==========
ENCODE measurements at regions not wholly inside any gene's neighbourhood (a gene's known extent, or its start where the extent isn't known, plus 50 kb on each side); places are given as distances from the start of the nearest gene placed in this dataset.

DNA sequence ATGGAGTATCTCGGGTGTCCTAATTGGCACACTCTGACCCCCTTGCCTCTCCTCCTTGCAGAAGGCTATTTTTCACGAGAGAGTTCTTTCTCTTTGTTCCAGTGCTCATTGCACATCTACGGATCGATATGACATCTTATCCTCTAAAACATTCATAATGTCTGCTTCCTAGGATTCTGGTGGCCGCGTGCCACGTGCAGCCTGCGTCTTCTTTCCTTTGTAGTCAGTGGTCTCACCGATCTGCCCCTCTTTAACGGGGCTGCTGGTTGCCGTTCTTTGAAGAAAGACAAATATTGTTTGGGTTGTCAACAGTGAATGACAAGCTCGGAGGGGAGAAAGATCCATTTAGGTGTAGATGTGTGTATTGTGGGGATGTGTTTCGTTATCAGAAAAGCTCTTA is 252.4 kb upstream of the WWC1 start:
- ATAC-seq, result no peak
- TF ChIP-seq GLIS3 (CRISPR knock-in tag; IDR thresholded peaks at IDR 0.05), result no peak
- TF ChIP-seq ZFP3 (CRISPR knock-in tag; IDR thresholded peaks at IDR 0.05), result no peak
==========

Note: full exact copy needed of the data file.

ENCODE measurements at regions not wholly inside any gene's neighbourhood (a gene's known extent, or its start where the extent isn't known, plus 50 kb on each side); places are given as distances from the start of the nearest gene placed in this dataset.

DNA sequence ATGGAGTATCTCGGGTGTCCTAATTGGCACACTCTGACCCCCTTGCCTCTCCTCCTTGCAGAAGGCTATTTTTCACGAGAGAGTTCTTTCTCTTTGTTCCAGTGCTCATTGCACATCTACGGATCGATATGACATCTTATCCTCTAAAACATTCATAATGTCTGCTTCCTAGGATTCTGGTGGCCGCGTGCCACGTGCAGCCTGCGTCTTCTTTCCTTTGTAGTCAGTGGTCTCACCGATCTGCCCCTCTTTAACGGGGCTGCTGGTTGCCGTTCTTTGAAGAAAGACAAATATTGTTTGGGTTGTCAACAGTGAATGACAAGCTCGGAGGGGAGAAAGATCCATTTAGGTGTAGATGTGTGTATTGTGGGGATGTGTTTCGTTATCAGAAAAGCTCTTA is 252.4 kb upstream of the WWC1 start:
- ATAC-seq, result no peak
- TF ChIP-seq GLIS3 (CRISPR knock-in tag; IDR thresholded peaks at IDR 0.05), result no peak
- TF ChIP-seq ZFP3 (CRISPR knock-in tag; IDR thresholded peaks at IDR 0.05), result no peak